Passover, one of the most celebrated holidays in the Jewish world, commemorates the biblical Exodus of the Israelites from Egypt. The week-long holiday is celebrated by munching on matzah, slabs of crisp, unleavened bread, and abstaining from chametz, or leavened food. Other observances include the seder (a ritual meal), lively song, intense discussion and of course, debate.
Unlike many Jewish holidays, one of the primary rituals of Passover, the seder, takes place in the home. Hillels around the world serve as surrogate homes for students during Passover, making the role of Hillel even more important. Some of them may have difficulty being away from their family on this holiday, and others may be first-time attendees at a seder.
In this way, Hillel upholds the commandment described in the Hagadah, the guidebook for the seder: “Let all those who are hungry, come and eat.” Whether students are hungry for brisket and macaroons, or hungry for the warmth of community and the light of Torah, Hillel welcomes them to the table. Below are highlights from their Passover-inspired activities and Hillel seders:
A Sweet Seder
After raising their glasses of chocolate milk, students from University of Texas, Dallas Hillel recited kiddush as part of their annual chocolate seder. They used a variety of sweets to represent traditional items on the seder plate, including unsweetened chocolate to symbolize maror, or bitter herbs.
Students from Tanger Hillel at Brooklyn College spent days stuffing bags with Passover essentials — matzah, canned vegetables, matzo ball soup mix. They delivered the packages to more than 275 senior citizens in Brooklyn.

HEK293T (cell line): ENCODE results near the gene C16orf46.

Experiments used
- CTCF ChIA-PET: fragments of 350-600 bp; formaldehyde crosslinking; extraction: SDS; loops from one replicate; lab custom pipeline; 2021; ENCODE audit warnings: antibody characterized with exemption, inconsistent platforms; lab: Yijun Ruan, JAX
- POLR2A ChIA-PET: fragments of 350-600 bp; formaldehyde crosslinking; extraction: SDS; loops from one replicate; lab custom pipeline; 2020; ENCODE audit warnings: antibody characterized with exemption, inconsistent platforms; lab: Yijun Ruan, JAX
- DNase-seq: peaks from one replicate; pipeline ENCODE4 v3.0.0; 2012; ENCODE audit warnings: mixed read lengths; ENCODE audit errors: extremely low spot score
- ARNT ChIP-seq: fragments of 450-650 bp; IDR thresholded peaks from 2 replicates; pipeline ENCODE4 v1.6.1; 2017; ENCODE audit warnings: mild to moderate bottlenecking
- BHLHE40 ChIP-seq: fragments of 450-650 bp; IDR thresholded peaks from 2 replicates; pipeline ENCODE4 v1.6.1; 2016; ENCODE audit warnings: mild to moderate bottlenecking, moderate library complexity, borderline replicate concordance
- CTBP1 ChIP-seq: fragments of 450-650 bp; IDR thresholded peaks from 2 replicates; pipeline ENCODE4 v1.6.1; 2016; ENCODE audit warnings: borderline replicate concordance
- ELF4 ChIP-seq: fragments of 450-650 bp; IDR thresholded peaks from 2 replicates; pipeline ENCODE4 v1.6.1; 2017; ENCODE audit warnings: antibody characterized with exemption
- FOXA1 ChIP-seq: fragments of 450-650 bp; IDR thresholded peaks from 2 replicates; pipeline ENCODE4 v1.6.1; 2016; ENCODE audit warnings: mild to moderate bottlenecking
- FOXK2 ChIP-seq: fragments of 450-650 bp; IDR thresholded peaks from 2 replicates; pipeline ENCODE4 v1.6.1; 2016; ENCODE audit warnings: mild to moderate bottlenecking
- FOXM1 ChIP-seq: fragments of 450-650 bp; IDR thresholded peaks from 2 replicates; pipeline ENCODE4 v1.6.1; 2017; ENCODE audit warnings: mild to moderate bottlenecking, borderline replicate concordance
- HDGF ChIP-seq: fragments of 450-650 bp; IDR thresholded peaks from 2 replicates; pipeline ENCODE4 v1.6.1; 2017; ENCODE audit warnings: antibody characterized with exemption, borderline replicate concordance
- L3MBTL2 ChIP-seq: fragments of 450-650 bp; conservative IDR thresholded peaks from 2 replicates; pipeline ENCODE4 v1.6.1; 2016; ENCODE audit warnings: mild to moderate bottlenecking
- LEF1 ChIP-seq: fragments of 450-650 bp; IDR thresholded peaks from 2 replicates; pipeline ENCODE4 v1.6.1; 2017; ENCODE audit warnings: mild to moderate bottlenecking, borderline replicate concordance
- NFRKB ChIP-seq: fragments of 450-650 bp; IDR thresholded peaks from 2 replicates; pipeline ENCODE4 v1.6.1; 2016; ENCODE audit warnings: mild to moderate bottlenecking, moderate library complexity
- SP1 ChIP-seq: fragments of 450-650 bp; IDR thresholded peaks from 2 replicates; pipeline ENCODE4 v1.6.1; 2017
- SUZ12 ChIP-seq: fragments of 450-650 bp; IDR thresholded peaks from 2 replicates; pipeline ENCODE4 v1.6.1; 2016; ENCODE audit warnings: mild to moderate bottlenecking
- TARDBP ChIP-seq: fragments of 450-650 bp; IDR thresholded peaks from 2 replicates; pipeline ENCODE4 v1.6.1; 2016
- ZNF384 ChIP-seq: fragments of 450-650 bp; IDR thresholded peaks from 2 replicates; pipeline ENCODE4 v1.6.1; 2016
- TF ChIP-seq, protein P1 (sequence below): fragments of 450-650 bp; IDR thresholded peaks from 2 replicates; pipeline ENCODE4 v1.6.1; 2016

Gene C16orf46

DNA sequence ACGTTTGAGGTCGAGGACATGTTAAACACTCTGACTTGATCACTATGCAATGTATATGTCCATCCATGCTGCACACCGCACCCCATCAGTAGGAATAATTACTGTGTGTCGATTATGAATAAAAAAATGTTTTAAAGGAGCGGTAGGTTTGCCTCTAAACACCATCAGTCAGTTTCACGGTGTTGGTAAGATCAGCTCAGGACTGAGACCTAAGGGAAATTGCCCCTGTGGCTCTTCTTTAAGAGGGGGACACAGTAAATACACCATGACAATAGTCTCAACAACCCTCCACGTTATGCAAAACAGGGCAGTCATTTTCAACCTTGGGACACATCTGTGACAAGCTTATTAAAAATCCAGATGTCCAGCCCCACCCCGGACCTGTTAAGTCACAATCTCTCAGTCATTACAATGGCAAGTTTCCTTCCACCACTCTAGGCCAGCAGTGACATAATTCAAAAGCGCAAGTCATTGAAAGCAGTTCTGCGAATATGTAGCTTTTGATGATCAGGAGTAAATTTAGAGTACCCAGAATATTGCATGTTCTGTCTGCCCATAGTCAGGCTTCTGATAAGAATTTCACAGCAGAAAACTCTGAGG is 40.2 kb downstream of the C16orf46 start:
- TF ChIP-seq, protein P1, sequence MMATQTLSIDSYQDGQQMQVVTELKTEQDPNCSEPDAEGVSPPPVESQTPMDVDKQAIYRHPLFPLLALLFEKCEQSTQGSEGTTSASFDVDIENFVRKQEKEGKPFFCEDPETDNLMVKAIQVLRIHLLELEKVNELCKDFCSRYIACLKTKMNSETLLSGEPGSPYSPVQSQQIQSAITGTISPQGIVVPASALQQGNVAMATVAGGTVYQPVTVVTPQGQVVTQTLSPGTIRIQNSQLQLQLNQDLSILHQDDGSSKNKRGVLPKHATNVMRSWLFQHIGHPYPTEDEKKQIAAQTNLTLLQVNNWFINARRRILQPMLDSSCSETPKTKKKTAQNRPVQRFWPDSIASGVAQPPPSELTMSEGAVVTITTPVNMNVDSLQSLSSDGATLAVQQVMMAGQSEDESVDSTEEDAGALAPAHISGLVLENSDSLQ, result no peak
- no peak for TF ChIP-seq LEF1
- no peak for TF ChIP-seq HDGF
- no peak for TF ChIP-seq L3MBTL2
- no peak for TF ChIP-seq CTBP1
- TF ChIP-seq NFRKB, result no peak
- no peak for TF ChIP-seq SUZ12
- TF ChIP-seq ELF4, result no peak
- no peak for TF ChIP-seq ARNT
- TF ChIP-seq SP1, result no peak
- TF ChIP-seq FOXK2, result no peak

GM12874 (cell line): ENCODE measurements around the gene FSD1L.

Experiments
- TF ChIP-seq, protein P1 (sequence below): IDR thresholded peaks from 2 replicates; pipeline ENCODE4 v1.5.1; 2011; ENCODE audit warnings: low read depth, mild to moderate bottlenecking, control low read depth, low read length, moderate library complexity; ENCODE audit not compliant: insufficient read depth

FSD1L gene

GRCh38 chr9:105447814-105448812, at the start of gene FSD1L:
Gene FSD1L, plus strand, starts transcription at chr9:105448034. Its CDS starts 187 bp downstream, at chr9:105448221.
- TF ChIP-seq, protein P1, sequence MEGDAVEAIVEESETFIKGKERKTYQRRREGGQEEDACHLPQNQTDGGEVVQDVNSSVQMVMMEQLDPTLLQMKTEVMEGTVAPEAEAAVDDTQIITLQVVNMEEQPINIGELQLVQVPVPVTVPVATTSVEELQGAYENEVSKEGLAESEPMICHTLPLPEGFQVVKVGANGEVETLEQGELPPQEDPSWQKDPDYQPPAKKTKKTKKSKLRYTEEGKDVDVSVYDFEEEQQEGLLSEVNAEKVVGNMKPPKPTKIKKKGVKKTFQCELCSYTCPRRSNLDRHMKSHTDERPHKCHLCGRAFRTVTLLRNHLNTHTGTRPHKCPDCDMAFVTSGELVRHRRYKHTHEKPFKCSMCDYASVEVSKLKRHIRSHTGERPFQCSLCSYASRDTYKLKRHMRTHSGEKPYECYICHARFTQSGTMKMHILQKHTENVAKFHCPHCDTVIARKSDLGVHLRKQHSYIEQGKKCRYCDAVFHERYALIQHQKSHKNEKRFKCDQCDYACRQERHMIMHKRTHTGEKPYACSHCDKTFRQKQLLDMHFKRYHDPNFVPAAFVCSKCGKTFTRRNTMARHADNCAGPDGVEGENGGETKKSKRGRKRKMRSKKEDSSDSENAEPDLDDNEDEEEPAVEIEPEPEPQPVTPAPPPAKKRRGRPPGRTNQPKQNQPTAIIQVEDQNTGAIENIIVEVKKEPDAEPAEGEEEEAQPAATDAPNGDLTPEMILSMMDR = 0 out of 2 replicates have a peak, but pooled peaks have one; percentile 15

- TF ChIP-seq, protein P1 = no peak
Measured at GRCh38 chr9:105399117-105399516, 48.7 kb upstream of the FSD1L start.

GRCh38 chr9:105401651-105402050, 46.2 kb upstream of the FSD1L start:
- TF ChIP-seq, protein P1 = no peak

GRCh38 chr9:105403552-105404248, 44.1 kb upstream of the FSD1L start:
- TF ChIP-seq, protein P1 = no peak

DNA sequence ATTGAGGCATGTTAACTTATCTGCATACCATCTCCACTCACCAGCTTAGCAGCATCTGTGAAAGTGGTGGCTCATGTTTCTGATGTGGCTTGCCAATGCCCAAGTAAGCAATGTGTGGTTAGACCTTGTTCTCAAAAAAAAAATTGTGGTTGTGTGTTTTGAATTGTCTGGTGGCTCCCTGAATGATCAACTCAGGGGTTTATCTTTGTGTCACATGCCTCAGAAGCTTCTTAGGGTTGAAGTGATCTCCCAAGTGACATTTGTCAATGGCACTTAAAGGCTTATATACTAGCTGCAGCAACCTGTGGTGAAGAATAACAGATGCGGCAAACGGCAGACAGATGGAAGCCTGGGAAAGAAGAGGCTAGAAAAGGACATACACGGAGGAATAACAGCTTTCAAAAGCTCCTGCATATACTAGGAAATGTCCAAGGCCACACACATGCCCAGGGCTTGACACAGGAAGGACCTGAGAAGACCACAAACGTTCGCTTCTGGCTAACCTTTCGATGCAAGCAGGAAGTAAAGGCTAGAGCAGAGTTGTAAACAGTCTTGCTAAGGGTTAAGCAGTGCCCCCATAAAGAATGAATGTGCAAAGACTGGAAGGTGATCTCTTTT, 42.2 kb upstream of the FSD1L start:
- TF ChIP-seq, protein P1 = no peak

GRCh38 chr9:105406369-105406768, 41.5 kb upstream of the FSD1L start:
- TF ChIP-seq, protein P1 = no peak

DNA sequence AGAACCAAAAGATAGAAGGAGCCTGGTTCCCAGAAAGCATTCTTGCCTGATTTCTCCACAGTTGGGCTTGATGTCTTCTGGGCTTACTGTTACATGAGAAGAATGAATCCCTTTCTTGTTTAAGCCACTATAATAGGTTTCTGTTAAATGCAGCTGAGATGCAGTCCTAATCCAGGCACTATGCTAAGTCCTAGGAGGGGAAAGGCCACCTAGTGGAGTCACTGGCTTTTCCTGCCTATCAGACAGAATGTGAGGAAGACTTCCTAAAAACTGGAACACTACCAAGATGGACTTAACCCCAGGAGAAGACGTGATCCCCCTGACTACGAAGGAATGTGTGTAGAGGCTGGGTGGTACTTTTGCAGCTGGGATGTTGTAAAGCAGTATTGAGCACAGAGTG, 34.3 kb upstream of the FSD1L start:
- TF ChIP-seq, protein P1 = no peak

Comfort is Key
Using colorful pieces of fabric, students from West Chester University Hillel created their own pillows to observe the custom of reclining during the seder. In ancient times, royalty used to eat while reclining on couches, armchairs or pillows while slaves were forced to stand nearby. The Jewish people commemorate their freedom from slavery by relaxing during the Passover meal.
Students helped kickoff Passover cleaning at Elon Hillel by ridding the kitchen of chametz, unleavened food. They noshed on bagels and cream cheese before scrubbing the stove, wiping down countertops and sweeping the floor.
On the field
Underneath the glow of stadium lights, more than 400 students from Syracuse University Hillel celebrated the first Passover seder in the Carrier Dome, the largest domed stadium on a college campus. Special guests attended the meal, including Eric Fingerhut, president and CEO of Hillel International, and Kent Syverud, chancellor and president of Syracuse University.
Throngs of students gathered at Hillel Rio to celebrate Passover with a traditional seder meal, complete with steaming bowls of matzah ball soup and plates of hard-boiled eggs. Attendees engaged in meaningful discussions about the holiday and sang lively songs from the Haggadah.
University of Miami Hillel added musical flare to its Passover seder. Some Hillel students and professionals strummed guitars and played piano while their peers sang classic Jewish songs, such as “Hallelujah.” Attendees also discussed the importance of Israel and its history.
Mahjong and Matzah
Students from Goucher College Hillel spent Tuesday night munching on homemade matzah brei, drizzled with kosher for Passover syrup, of course. While eating, they learned how to play Mahjong, a tile-based game that challenges players to eliminate all pieces from the board.
Pesach — Passover in Hebrew.
Seder — Literally “order.” The seder is the ritual meal on the first night, and repeated on the second night in many homes, where the narratives of the Exodus from Egypt are told.
Haggadah — The text read at the seder.
Matzah — Unleavened bread that resembles a cracker. It's one of the key symbolic foods of Passover.
Chametz — Leavened food that is avoided on Passover.
“Chag kasher v’sameach” — “A happy and kosher holiday” (Hebrew)
“Ah zissen Pesach” — “A sweet Passover” (Yiddish)